• \$\begingroup\$ @StevenKersting Those aren't other raw editors, those are other applications that all use the same ACR to convert raw files to usable images. Other raw editors would be those that do not use ACR under the hood: CaptureOne, DxO, On1, GIMP, Darktable, etc. \$\endgroup\$
    – Michael C
    Commented Feb 13, 2022 at 15:37
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My question is if there is a way in Lightroom to edit files directly to disk, without having to re-export again, from the Lightroom library.

For example, the way Lightroom seems to work now is that it is creating some kind of an internal library, then Lightroom copies files into this library, from the disk and sub-folders, and when you are done making adjustments, you have to export from the library.

I think you have a basic misunderstanding of how Lightroom works. Original files can live on the drive wherever you choose.

Adding a file to the Lightroom library, simply registers that file's path in Lightroom's catalog (which is actually a SQLite database) as an entry. Whenever you edit a file in the Lightroom interface, you're essentially just editing a list of instructions to be run on the file at export. The original file is always left intact, and is never modified after import. Instead, after you've made and saved your changes, those instructions are then run on an exported copy.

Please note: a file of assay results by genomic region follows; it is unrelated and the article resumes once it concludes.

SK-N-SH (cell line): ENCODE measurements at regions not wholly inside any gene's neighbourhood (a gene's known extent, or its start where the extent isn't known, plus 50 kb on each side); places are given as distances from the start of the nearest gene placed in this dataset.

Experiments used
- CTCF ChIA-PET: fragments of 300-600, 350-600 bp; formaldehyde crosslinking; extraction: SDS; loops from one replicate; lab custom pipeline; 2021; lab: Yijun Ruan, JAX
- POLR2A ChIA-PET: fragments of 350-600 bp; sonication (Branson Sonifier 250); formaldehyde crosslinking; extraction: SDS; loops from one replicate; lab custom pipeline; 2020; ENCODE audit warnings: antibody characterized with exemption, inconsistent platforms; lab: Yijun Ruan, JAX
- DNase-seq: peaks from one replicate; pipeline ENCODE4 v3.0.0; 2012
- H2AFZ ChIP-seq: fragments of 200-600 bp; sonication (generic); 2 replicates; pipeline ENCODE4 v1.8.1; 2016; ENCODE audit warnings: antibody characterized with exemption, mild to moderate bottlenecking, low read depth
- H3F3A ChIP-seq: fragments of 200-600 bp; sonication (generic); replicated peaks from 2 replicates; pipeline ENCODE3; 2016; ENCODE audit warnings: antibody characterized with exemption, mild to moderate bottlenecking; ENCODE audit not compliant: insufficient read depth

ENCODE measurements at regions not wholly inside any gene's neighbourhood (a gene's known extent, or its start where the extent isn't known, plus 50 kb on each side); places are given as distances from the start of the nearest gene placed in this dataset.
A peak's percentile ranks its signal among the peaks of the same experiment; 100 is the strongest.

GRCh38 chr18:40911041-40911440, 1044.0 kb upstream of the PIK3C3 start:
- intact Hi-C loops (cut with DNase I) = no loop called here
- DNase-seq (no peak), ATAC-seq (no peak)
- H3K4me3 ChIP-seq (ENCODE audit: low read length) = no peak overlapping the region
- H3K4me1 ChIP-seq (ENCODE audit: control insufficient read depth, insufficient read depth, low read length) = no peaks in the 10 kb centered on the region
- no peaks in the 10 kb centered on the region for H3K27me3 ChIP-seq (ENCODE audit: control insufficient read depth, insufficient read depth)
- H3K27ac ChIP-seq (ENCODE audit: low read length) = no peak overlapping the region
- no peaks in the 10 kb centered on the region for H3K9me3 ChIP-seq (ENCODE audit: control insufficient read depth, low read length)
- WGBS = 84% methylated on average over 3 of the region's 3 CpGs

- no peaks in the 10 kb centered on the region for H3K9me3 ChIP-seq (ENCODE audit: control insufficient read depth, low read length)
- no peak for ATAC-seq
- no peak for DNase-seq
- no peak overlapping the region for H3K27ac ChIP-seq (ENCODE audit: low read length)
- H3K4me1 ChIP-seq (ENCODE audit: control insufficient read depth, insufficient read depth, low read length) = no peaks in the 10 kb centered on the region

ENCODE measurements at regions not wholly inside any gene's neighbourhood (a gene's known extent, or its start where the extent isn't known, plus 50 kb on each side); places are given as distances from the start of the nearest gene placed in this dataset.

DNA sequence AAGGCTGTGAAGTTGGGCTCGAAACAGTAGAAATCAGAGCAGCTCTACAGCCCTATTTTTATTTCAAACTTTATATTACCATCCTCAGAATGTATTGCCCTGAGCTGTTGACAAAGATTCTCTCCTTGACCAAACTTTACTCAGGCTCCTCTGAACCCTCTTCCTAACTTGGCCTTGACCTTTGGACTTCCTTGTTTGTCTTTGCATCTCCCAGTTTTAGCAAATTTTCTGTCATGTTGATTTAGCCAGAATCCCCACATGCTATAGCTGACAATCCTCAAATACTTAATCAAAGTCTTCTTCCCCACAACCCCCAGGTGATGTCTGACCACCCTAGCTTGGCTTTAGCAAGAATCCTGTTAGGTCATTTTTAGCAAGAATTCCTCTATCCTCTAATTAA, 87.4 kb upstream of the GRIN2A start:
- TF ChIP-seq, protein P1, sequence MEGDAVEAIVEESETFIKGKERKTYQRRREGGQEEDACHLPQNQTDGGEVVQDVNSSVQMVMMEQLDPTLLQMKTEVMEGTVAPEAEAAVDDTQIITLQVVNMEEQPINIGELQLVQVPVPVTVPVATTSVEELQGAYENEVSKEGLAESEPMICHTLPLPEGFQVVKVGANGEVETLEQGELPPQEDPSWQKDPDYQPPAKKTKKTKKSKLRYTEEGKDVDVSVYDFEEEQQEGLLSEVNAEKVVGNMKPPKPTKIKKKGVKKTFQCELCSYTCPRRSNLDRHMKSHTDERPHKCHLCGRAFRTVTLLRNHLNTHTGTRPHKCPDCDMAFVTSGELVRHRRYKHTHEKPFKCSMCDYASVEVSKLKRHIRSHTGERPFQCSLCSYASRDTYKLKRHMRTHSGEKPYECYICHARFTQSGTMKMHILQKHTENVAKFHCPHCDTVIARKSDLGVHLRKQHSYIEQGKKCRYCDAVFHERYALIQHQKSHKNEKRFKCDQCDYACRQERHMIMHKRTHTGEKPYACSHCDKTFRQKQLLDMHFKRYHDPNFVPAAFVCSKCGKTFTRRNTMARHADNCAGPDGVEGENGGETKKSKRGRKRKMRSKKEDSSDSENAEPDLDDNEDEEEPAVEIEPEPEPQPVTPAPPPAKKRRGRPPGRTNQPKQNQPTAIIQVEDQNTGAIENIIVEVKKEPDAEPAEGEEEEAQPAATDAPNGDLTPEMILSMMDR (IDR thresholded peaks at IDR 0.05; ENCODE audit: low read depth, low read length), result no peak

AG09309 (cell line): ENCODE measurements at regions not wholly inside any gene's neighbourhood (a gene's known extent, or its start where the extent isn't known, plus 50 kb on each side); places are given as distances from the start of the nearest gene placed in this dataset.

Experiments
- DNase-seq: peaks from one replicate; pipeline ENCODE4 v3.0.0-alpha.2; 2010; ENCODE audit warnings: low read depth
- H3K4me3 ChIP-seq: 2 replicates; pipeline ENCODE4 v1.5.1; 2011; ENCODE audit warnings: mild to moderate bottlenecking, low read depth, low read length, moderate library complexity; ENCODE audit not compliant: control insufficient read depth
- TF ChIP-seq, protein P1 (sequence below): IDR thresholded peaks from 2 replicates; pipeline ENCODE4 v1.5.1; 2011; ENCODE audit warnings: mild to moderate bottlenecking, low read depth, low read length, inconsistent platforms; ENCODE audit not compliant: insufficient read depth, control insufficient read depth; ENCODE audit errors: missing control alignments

This is why Lightroom can create "virtual" copies. It can just create another database record and save a different set of instructions for the same original file, at the same path as if it were a different image in the library. The other big advantage for Lightroom doing things this way is that all edits are non-destructive and undoable, even between sessions. You can quit out of Lightroom, go back, and undo from where you left off.

But because of how Lightroom works, until you export the image you haven't created an edited version of the file.

I am wondering if there is a way to edit files ala perhaps Bridge, where you can navigate sub-folders.

Lightroom's Library module performs many of the same functions of Bridge, including being able to show the tree-structure of folders and which level you're at, as well as subfolders. How the files are organized is completely up to you and how you import files. You can manually rearrange things all you want in the Library module, and you will actually be manipulating where files live on the hard drive. The main difference between dragging in the Library module, and dragging using your operating system's file organizing windows is that whatever change you make in the Library module will also be updated in the Lightroom catalog (SQLite database). If you move files outside of Lightroom, the database records will have outdated file paths, and will notify you that they need to be corrected the next time you try to access the file.